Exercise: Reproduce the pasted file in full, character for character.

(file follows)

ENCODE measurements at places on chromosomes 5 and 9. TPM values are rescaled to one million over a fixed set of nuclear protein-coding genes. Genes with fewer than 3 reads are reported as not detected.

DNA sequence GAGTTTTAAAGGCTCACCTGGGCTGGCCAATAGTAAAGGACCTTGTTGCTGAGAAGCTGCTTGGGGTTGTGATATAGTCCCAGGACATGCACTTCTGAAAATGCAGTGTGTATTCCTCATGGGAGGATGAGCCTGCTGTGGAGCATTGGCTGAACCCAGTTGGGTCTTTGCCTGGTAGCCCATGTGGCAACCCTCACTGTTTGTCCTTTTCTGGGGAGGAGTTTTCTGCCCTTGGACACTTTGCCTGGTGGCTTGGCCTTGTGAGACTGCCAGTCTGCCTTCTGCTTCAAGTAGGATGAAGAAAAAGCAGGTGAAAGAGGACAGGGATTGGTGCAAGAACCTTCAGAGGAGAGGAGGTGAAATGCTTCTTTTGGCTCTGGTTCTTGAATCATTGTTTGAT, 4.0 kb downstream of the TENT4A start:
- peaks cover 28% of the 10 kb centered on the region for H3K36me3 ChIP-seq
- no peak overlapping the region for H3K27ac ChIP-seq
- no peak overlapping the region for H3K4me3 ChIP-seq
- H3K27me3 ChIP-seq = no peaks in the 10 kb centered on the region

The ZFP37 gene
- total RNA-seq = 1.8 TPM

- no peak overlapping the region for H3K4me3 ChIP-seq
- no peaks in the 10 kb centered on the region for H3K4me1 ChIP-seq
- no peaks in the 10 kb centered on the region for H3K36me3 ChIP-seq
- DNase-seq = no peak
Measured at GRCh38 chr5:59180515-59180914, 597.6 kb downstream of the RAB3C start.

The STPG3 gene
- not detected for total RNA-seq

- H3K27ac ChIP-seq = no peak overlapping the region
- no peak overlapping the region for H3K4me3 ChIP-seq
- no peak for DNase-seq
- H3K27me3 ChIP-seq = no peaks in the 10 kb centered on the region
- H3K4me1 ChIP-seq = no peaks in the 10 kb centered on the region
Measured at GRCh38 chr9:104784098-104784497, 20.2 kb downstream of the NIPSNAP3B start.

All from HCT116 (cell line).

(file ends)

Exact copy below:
ENCODE measurements at places on chromosomes 5 and 9. TPM values are rescaled to one million over a fixed set of nuclear protein-coding genes. Genes with fewer than 3 reads are reported as not detected.

DNA sequence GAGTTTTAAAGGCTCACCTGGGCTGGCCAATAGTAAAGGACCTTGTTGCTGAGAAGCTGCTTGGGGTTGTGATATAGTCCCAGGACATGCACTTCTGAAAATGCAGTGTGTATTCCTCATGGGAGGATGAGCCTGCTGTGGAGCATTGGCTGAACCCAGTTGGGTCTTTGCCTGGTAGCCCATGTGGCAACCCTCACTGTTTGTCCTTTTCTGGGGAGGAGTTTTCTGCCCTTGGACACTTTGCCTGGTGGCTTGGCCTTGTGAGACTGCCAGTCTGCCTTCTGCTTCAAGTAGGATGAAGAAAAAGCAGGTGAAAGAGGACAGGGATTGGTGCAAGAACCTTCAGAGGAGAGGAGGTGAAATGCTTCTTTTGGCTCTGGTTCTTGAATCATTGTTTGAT, 4.0 kb downstream of the TENT4A start:
- peaks cover 28% of the 10 kb centered on the region for H3K36me3 ChIP-seq
- no peak overlapping the region for H3K27ac ChIP-seq
- no peak overlapping the region for H3K4me3 ChIP-seq
- H3K27me3 ChIP-seq = no peaks in the 10 kb centered on the region

The ZFP37 gene
- total RNA-seq = 1.8 TPM

- no peak overlapping the region for H3K4me3 ChIP-seq
- no peaks in the 10 kb centered on the region for H3K4me1 ChIP-seq
- no peaks in the 10 kb centered on the region for H3K36me3 ChIP-seq
- DNase-seq = no peak
Measured at GRCh38 chr5:59180515-59180914, 597.6 kb downstream of the RAB3C start.

The STPG3 gene
- not detected for total RNA-seq

- H3K27ac ChIP-seq = no peak overlapping the region
- no peak overlapping the region for H3K4me3 ChIP-seq
- no peak for DNase-seq
- H3K27me3 ChIP-seq = no peaks in the 10 kb centered on the region
- H3K4me1 ChIP-seq = no peaks in the 10 kb centered on the region
Measured at GRCh38 chr9:104784098-104784497, 20.2 kb downstream of the NIPSNAP3B start.

All from HCT116 (cell line).